Environmental phenols, such as parabens, bisphenol A, and triclosan, are ubiquitous in indoor environments because of their use in packaging, plastics, personal care products, and as anti-microbials. The primary pathways of exposure, as well as habits and behaviors that may lead to greater exposure, are still unclear.
Herein, we investigate the relationships between phenols found in residential environments by comparing levels in paired samples of house dust and hand wipes with children's urine. In addition, phenols were analyzed in a novel exposure tool, the silicone wristbands, to investigate which external matrix best correlates with individual exposure based on urinary phenol biomarkers.
Children aged 3-6 years in central North Carolina, United States, provided paired hand wipe (n = 202), wristband (n = 76), and spot urine samples (n = 180), while legal guardians completed questionnaires on habits and behaviors. House dust samples (n = 186) were collected from the main living area during home visits completed between 2014 and 2016.
Environmental phenols were detected frequently in all matrices investigated. Ethyl, methyl, and propylparaben levels observed in hand wipes, dust, and on wristbands were significantly correlated to their associated urinary biomarkers. In addition, intra-paraben correlations were noted, with biomarkers of ethyl, methyl, and propylparabens generally positively and significantly correlated, which suggests co-application of parabens in products. Triclosan levels in dust were positive and significantly correlated with levels in hand wipes and wristbands and with urinary concentrations, suggesting non-personal care product sources may be important in children's overall triclosan exposure. Generally, chemicals on wristbands were more highly correlated with urinary biomarkers than with chemicals in hand wipes or house dust. In addition, more frequent lotion use was positively associated with urinary concentrations of paraben biomarkers.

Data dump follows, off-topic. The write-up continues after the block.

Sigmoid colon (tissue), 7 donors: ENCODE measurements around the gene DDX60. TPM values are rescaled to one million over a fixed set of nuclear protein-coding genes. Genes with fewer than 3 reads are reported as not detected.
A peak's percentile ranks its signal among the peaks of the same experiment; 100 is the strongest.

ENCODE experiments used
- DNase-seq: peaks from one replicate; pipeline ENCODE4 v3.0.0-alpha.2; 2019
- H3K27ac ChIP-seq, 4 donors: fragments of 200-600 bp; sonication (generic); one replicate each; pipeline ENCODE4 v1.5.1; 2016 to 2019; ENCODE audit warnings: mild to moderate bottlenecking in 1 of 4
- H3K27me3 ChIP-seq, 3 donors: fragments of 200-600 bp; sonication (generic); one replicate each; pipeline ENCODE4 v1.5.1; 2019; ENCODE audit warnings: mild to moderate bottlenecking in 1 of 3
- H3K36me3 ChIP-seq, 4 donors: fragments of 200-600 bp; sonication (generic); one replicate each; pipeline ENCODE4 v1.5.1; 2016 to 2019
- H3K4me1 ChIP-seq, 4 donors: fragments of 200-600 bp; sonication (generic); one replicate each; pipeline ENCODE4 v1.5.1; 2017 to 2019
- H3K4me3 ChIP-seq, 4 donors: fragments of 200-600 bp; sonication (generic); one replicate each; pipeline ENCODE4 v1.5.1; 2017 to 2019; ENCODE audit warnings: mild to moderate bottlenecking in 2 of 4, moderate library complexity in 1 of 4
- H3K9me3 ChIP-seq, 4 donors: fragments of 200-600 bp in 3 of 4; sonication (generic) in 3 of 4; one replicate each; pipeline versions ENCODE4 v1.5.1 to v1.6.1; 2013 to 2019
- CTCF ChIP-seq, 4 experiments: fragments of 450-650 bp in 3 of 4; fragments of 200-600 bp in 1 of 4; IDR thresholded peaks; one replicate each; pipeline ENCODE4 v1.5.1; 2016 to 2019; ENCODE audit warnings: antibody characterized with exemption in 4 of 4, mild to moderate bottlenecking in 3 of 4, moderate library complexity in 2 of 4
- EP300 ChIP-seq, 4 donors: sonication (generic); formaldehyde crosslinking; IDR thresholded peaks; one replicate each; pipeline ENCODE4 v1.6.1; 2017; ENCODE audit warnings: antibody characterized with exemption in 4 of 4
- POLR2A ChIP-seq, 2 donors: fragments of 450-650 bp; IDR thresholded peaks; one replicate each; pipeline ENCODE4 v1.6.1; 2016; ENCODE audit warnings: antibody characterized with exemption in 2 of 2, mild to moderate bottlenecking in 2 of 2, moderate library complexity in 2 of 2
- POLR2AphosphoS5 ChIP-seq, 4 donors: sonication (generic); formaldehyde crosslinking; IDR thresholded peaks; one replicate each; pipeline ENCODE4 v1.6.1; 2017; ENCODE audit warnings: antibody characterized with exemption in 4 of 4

Our results suggest that the home environment is an important source of exposure which has been under-investigated for some environmental phenols (e.g., triclosan in house dust). Associations between wristbands and biomarkers of exposure, which were stronger than for hand wipes and house dust, suggest that silicone wristbands may provide a suitable exposure assessment tool for some phenols.